• Based on Consumption: Some families may split costs based on individual consumption, especially for expenses like personal items or activities.

Establish a fair system that considers each adult's financial capabilities. Financial situations can change, so flexibility and regular adjustments are key. For example, if one adult's income decreases, the family may need to revisit their cost-splitting strategy.

Creating a Blended Family Budget

Budgeting provides a clear picture of where the family's money is going and helps identify areas where adjustments might be needed. Here's a step-by-step guide on how to create a blended family budget.

List Income Sources

Start by listing all sources of income for the family. The list should include salaries, bonuses, child support, alimony and any other regular income.

Track Expenses

This expense tracker should cover both fixed costs like electricity, car payments and rent or mortgage payments, as well as variable costs like personal spending on groceries and entertainment.

Set Financial Goals

Identify your family's financial goals — from short-term goals like buying a new gadget to long-term goals like building your retirement fund or children's education.

Create the Budget

Allocate funds to each category of expenses and savings based on income and financial goals.

Review and Adjust Regularly

A budget isn't set in stone. Revisit and adjust the budget according to changes in income, expenses or financial goals.

Involving all family members in the budgeting process fosters a sense of responsibility and commitment. This practice teaches them valuable financial skills and helps ensure everyone understands the family's financial situation.

Should You Pay for Your Stepchildren?

Deciding whether to financially support stepchildren is a personal decision that hinges on several factors: financial agreement with the other biological parent, the child's needs and your financial capability.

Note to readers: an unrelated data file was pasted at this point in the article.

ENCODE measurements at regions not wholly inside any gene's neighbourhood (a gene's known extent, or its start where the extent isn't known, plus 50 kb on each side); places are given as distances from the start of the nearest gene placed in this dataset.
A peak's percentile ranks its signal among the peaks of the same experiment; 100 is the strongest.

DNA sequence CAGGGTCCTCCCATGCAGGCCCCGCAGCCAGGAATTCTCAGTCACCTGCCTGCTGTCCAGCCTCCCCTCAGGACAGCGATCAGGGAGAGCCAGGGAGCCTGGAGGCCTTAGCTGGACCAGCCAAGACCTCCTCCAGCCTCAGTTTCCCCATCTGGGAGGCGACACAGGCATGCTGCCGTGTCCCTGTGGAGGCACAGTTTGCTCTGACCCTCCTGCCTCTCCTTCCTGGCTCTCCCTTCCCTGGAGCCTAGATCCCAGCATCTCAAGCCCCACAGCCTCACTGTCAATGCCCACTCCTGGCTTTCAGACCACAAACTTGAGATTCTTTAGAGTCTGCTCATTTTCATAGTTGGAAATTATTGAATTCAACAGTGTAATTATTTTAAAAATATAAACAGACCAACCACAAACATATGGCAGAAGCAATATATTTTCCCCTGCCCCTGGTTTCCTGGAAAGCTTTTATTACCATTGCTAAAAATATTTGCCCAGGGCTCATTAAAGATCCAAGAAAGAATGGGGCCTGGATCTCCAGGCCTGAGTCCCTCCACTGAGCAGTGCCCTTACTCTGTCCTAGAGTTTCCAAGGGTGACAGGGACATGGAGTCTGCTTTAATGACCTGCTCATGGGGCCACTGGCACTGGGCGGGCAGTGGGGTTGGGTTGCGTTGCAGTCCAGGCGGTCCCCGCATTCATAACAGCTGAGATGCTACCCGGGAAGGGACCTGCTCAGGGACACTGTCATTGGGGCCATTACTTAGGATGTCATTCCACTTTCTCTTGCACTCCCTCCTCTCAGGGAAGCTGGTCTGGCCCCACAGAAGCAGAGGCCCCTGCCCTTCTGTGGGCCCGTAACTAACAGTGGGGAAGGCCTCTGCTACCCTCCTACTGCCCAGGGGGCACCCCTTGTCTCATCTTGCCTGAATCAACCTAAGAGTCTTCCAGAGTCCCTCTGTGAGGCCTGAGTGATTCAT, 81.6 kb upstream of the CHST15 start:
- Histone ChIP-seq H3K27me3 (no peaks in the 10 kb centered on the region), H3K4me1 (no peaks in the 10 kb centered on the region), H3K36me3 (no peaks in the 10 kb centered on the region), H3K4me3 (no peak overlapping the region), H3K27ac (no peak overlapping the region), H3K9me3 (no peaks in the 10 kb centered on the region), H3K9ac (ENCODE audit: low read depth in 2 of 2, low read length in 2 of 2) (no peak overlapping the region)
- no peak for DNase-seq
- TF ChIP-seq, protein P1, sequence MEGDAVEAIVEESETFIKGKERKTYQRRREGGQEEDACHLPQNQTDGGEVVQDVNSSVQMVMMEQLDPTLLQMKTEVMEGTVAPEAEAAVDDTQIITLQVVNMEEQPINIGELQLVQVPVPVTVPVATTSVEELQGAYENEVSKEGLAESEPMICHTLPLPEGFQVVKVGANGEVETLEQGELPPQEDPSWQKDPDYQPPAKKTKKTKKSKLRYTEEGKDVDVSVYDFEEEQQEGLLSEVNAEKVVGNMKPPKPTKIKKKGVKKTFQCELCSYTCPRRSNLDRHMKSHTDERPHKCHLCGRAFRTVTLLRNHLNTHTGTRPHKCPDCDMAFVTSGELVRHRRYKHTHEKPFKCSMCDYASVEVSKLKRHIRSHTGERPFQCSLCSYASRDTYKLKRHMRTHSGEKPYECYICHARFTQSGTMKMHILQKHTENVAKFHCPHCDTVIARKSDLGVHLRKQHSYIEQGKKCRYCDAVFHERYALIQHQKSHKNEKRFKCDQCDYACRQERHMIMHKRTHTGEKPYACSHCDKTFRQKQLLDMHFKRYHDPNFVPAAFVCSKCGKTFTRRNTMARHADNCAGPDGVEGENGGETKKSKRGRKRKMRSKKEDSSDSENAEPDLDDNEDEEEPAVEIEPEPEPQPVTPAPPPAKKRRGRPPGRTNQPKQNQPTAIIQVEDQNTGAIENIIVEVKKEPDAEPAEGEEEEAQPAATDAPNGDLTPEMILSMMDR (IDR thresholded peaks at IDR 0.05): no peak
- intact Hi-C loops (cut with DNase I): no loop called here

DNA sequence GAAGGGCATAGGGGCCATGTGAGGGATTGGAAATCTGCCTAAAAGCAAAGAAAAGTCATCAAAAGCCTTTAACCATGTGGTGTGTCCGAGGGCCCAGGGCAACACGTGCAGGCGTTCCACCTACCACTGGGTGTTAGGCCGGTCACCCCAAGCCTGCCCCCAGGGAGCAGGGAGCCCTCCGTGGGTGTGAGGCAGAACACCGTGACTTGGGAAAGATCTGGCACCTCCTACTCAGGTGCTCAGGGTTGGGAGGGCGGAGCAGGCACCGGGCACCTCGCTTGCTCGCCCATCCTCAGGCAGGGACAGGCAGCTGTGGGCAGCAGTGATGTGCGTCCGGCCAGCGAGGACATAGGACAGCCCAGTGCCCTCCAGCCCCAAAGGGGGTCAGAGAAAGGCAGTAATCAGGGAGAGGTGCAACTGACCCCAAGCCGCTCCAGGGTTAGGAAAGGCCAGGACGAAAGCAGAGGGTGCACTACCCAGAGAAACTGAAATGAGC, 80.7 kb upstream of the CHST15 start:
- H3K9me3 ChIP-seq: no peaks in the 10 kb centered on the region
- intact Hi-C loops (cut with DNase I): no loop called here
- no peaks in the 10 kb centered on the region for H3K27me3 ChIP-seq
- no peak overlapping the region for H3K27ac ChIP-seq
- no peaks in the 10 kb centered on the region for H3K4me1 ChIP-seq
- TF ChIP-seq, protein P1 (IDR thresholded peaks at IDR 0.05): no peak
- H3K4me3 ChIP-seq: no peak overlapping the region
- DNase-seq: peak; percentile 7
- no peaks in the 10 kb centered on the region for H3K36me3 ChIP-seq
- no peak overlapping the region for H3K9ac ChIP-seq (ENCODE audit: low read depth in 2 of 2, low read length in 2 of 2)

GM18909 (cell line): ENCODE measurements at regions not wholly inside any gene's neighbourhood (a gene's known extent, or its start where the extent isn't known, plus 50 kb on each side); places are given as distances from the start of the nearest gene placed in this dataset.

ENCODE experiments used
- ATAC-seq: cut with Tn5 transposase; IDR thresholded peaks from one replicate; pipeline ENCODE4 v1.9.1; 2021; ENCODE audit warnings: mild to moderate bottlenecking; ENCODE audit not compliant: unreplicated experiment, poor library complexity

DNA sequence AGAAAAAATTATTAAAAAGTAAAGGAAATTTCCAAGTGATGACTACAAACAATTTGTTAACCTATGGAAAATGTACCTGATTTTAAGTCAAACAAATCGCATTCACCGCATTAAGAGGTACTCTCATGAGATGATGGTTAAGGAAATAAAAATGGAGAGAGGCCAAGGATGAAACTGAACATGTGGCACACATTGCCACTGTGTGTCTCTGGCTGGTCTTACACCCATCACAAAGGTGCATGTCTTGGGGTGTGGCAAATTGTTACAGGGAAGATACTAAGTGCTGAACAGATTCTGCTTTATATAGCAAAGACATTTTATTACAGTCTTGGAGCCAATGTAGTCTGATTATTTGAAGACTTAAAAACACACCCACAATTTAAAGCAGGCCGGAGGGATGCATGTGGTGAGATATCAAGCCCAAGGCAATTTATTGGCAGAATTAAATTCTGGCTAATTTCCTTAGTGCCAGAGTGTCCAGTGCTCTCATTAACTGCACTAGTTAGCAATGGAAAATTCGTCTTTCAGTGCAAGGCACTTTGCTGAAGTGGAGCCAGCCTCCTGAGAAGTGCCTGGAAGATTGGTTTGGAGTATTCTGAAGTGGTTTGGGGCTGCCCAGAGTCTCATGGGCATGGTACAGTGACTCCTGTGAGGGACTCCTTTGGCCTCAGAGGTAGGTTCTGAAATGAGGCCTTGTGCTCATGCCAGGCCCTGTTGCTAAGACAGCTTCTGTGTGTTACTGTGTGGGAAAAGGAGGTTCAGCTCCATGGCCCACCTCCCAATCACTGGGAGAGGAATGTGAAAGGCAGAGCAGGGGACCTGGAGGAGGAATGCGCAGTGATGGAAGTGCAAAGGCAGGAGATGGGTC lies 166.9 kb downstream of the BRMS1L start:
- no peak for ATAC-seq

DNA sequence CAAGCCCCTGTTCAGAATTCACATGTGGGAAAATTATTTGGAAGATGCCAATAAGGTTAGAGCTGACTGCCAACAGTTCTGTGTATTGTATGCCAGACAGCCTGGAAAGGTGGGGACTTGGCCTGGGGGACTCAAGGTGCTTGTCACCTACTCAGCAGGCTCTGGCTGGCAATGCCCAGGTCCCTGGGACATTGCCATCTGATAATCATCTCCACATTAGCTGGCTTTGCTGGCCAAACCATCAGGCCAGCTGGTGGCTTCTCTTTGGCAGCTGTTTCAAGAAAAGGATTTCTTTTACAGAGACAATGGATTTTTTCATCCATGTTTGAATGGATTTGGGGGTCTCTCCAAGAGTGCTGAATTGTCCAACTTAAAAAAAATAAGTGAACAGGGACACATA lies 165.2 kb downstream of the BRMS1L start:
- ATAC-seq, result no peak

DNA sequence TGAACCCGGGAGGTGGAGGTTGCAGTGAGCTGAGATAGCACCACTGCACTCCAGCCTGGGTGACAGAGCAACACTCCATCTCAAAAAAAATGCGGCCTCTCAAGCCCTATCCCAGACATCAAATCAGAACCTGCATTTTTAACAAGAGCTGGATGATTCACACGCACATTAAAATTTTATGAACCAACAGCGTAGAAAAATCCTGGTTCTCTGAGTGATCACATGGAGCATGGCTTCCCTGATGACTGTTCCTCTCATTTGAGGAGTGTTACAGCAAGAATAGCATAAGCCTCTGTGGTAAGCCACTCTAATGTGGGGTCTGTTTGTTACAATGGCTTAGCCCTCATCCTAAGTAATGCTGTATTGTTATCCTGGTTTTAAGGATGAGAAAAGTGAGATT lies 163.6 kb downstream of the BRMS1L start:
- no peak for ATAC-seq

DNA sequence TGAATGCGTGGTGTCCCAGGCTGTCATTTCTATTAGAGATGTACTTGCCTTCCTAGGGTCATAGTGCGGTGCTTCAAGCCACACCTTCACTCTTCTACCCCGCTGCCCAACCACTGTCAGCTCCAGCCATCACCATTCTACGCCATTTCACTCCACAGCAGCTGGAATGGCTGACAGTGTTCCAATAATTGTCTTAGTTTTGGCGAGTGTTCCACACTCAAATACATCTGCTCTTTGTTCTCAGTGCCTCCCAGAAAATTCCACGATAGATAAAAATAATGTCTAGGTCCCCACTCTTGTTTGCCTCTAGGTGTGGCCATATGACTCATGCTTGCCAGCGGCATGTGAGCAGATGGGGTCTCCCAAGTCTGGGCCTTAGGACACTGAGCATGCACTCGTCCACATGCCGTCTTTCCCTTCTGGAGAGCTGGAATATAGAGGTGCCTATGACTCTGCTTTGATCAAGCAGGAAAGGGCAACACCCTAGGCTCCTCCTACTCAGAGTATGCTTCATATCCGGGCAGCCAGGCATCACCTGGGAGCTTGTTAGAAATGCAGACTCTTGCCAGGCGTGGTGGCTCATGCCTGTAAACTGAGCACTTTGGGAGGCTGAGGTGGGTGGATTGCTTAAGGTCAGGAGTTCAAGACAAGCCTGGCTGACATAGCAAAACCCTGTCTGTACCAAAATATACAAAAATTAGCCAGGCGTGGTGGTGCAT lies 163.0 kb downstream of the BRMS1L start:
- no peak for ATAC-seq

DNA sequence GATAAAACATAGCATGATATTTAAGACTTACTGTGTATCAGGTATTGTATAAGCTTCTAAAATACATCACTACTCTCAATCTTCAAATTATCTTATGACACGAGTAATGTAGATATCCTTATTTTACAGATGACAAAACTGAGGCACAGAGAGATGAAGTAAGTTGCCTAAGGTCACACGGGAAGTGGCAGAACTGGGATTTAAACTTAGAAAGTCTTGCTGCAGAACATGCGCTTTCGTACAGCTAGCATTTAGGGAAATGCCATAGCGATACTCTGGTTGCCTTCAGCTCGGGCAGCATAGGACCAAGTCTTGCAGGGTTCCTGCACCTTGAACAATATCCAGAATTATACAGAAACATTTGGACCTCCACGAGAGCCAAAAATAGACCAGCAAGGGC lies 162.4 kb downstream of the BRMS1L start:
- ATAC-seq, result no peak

There's no obligation to provide financial support to your stepchildren — any assistance you offer should stem from a place of genuine willingness, not from a sense of imposed duty. If appropriate, have open discussions with your partner about this topic and with the children. You could also contribute in non-monetary ways, such as investing time in their education or hobbies.

Planning for the Future: Long-Term Financial Planning

Long-term financial planning in a blended family involves setting shared financial goals, planning for retirement and preparing for future expenses such as children's education. This process requires foresight, open communication and a commitment to shared family objectives.

Setting Shared Financial Goals

Shared financial goals — such as buying a home, saving for vacations and building an emergency fund — unite the family and provide an opportunity to teach children about financial planning. The process involves identifying goals, determining costs and setting a realistic timeline.

Regular reviews are essential to track progress and make necessary adjustments. Open communication and mutual respect ensure everyone's views are heard and needs are considered.